November 20, 2013 |
GENEVA -- International negotiations over Iran's nuclear program resumed here Wednesday, with the U.S. team under growing pressure to deliver an interim deal as soon as possible. Ten days after the last round broke off just short of the finish line, the Americans joined representatives of five other world powers and Iran in talks that are scheduled to run at least through Friday. The six world powers met among themselves Wednesday morning, and were scheduled to meet with the Iranian team later Wednesday or Thursday following a lunch between Iranian Foreign Minister Mohammad Javad Zarif and European Union foreign affairs chief Catherine Ashton, who is the point person for the world powers.
April 3, 2013
WASHINGTON - The Obama administration pressed Iran to respond to the latest bid by six world powers seeking to curb Tehran's nuclear program, warning that the United States and its allies may step up sanctions and suspend diplomacy if Iran does not provide a “substantive and concrete” response during negotiations this week in Almaty, Kazakhstan. A senior administration official told reporters Wednesday that Iranian officials have said they were pleased by the offer presented during the last round of talks in Almaty, on Feb. 26, but they have so far given no indication that they will provide a counteroffer in meetings scheduled for Friday and Saturday.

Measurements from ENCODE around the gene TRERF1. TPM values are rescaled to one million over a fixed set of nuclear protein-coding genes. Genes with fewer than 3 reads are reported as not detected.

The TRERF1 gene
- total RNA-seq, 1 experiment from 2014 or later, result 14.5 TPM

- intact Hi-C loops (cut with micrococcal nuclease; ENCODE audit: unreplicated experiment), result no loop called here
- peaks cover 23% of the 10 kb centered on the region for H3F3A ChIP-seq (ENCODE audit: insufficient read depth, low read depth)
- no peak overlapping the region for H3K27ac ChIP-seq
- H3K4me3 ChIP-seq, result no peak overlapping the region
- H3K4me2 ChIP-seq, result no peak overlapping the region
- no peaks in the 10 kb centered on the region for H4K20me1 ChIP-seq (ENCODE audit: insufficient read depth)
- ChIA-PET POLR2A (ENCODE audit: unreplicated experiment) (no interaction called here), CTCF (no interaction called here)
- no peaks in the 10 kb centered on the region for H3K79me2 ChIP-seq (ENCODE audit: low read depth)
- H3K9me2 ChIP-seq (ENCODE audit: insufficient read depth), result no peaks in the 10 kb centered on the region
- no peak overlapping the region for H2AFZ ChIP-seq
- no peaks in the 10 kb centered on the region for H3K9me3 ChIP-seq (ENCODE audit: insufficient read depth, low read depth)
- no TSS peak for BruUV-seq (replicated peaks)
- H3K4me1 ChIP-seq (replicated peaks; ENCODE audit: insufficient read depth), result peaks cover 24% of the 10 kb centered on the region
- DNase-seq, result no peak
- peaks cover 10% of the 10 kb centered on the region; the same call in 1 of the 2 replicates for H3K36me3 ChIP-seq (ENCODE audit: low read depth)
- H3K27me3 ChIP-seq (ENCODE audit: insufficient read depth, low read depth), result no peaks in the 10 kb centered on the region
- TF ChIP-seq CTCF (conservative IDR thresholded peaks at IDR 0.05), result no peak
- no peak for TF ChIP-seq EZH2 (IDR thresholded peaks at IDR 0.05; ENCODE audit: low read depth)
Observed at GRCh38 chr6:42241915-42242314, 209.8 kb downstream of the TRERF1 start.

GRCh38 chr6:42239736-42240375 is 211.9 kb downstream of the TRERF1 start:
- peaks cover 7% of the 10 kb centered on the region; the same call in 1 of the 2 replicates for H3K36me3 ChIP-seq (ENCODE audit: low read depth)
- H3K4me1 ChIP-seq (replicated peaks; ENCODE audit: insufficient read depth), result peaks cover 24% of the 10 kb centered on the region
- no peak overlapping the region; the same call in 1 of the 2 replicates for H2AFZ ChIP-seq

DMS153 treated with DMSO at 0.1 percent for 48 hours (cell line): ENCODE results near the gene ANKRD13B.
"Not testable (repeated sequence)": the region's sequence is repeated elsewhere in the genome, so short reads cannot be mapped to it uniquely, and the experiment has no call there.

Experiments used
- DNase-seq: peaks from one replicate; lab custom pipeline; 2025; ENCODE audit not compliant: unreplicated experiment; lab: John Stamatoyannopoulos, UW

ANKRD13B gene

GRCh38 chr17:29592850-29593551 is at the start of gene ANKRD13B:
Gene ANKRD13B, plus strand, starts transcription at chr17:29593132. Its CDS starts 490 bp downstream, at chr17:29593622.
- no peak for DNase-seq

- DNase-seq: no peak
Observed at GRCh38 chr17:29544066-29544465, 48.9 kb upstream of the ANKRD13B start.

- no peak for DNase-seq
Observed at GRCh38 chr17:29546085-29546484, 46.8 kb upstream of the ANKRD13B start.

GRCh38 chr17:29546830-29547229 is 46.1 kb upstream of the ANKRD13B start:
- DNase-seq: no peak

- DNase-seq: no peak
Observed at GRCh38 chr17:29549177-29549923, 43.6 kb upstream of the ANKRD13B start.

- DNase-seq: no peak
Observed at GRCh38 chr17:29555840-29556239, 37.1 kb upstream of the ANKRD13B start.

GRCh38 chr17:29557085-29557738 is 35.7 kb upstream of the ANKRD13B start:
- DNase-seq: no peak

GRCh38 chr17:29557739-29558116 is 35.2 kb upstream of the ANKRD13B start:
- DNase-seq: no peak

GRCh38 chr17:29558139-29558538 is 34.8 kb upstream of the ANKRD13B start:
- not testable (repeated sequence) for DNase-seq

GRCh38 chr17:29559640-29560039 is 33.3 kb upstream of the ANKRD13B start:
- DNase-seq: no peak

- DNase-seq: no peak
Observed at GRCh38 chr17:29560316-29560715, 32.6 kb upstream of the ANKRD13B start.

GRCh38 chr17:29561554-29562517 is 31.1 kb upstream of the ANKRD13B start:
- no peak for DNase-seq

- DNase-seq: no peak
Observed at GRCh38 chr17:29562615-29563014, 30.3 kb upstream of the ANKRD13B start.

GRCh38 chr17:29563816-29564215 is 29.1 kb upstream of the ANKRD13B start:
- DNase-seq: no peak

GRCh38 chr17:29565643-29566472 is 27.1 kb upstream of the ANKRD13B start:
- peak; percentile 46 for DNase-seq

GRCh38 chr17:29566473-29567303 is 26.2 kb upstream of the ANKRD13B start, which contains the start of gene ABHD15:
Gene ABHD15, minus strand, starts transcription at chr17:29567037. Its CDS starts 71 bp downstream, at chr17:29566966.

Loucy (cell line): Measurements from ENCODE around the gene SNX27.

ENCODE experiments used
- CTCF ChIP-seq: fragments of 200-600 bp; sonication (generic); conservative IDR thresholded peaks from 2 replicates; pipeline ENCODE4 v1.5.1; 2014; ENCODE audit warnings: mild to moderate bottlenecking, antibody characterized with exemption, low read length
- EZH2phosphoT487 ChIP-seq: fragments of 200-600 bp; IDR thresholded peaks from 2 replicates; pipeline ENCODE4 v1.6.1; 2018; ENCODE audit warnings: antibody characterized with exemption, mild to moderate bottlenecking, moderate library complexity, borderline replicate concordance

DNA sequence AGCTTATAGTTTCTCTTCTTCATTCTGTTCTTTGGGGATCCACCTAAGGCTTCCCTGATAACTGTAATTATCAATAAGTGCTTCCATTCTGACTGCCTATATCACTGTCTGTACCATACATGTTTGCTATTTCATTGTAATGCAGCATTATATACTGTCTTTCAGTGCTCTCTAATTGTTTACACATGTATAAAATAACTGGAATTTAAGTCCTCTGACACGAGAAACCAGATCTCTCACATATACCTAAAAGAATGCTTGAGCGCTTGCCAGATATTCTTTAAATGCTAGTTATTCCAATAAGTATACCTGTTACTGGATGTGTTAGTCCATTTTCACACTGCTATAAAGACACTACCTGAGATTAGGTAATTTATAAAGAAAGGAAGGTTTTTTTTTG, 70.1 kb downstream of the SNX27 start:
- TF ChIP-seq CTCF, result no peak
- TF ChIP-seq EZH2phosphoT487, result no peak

November 11, 2013 |
WASHINGTON - The United States and Iran traded heated accusations Monday over who was to blame for the failure of weekend talks to seal a preliminary deal to limit Tehran's nuclear program. Secretary of State John F. Kerry, visiting Abu Dhabi to strengthen its support for the nuclear diplomacy, insisted that it was Tehran, not the French, whose last-minute objections stalled a deal that diplomats hoped would open the way to a comprehensive settlement of the Iran nuclear issue after a decade of stalemate.
December 5, 2010 |
After months of negotiating over venue, agenda and the size of the table, Iran and the United States are once more set to resume their dialogue. The Islamic Republic's diplomacy is a delicate balancing act between competing and contradictory objectives. The regime's regional ambitions require nuclear weapons, and yet its predicament necessitates nuclear negotiations. To manage this paradox, Iran will seek a protracted diplomatic process that may involve some modest concessions but avoids a larger nuclear settlement.
June 29, 2010 |
Iran set tough terms Monday for the resumption of nuclear talks, vowing to punish world powers for imposing new sanctions on the Islamic Republic. President Mahmoud Ahmadinejad said Monday that stalled talks could continue only if the United States, Russia, China and Western Europe included other countries in the discussions, clarified their stance on Israel's undeclared nuclear weapons arsenal, submitted to the rules of the Nuclear Nonproliferation Treaty and specified whether the talks would be friendly or hostile.
September 21, 2010 |
Iranian President Mahmoud Ahmadinejad said Tuesday that he saw a "good chance" that talks could soon resume with the United States and its allies over Iran's disputed nuclear program because "there is no other alternative. " Ahmadinejad, visiting New York to take part in United Nations General Assembly meetings, denied that Iran had been hurt by economic sanctions imposed in the last three months to pressure Tehran to dramatically alter its nuclear program. He also dismissed talk of a possible attack to destroy Iran's nuclear installations as no more than "psychological warfare.